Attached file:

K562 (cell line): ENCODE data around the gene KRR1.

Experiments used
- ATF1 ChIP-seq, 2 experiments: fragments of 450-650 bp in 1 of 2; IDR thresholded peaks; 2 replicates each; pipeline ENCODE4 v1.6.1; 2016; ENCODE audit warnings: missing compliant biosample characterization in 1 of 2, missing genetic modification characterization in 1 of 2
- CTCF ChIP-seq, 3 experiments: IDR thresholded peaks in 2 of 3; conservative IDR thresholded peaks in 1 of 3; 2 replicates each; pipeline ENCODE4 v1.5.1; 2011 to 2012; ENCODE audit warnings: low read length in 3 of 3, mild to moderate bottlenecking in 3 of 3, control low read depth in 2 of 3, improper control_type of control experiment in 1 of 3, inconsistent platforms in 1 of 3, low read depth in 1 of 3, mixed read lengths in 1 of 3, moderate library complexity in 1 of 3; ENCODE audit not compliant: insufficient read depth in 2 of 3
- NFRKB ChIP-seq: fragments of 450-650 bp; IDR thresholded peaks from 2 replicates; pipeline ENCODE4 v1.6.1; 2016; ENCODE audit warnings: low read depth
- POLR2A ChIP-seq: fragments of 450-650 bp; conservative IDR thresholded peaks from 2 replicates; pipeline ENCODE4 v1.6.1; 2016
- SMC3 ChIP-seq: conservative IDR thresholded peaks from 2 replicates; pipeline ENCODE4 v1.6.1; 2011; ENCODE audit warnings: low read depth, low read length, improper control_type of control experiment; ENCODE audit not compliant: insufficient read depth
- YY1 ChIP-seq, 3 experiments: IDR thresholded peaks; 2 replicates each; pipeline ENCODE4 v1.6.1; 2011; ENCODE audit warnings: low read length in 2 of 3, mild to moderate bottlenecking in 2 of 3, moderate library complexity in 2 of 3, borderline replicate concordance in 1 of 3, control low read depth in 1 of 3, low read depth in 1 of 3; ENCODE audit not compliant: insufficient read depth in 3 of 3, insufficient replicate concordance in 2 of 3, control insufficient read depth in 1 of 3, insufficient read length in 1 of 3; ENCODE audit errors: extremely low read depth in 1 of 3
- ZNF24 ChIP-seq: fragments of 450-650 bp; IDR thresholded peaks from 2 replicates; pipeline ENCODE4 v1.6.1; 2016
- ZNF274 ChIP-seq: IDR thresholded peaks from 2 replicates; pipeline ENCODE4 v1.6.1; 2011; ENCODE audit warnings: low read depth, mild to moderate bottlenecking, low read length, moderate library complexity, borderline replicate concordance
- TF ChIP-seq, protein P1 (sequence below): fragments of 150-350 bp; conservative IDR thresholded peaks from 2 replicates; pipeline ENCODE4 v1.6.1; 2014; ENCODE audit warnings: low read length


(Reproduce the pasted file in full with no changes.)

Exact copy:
K562 (cell line): ENCODE data around the gene KRR1.

Experiments used
- ATF1 ChIP-seq, 2 experiments: fragments of 450-650 bp in 1 of 2; IDR thresholded peaks; 2 replicates each; pipeline ENCODE4 v1.6.1; 2016; ENCODE audit warnings: missing compliant biosample characterization in 1 of 2, missing genetic modification characterization in 1 of 2
- CTCF ChIP-seq, 3 experiments: IDR thresholded peaks in 2 of 3; conservative IDR thresholded peaks in 1 of 3; 2 replicates each; pipeline ENCODE4 v1.5.1; 2011 to 2012; ENCODE audit warnings: low read length in 3 of 3, mild to moderate bottlenecking in 3 of 3, control low read depth in 2 of 3, improper control_type of control experiment in 1 of 3, inconsistent platforms in 1 of 3, low read depth in 1 of 3, mixed read lengths in 1 of 3, moderate library complexity in 1 of 3; ENCODE audit not compliant: insufficient read depth in 2 of 3
- NFRKB ChIP-seq: fragments of 450-650 bp; IDR thresholded peaks from 2 replicates; pipeline ENCODE4 v1.6.1; 2016; ENCODE audit warnings: low read depth
- POLR2A ChIP-seq: fragments of 450-650 bp; conservative IDR thresholded peaks from 2 replicates; pipeline ENCODE4 v1.6.1; 2016
- SMC3 ChIP-seq: conservative IDR thresholded peaks from 2 replicates; pipeline ENCODE4 v1.6.1; 2011; ENCODE audit warnings: low read depth, low read length, improper control_type of control experiment; ENCODE audit not compliant: insufficient read depth
- YY1 ChIP-seq, 3 experiments: IDR thresholded peaks; 2 replicates each; pipeline ENCODE4 v1.6.1; 2011; ENCODE audit warnings: low read length in 2 of 3, mild to moderate bottlenecking in 2 of 3, moderate library complexity in 2 of 3, borderline replicate concordance in 1 of 3, control low read depth in 1 of 3, low read depth in 1 of 3; ENCODE audit not compliant: insufficient read depth in 3 of 3, insufficient replicate concordance in 2 of 3, control insufficient read depth in 1 of 3, insufficient read length in 1 of 3; ENCODE audit errors: extremely low read depth in 1 of 3
- ZNF24 ChIP-seq: fragments of 450-650 bp; IDR thresholded peaks from 2 replicates; pipeline ENCODE4 v1.6.1; 2016
- ZNF274 ChIP-seq: IDR thresholded peaks from 2 replicates; pipeline ENCODE4 v1.6.1; 2011; ENCODE audit warnings: low read depth, mild to moderate bottlenecking, low read length, moderate library complexity, borderline replicate concordance
- TF ChIP-seq, protein P1 (sequence below): fragments of 150-350 bp; conservative IDR thresholded peaks from 2 replicates; pipeline ENCODE4 v1.6.1; 2014; ENCODE audit warnings: low read length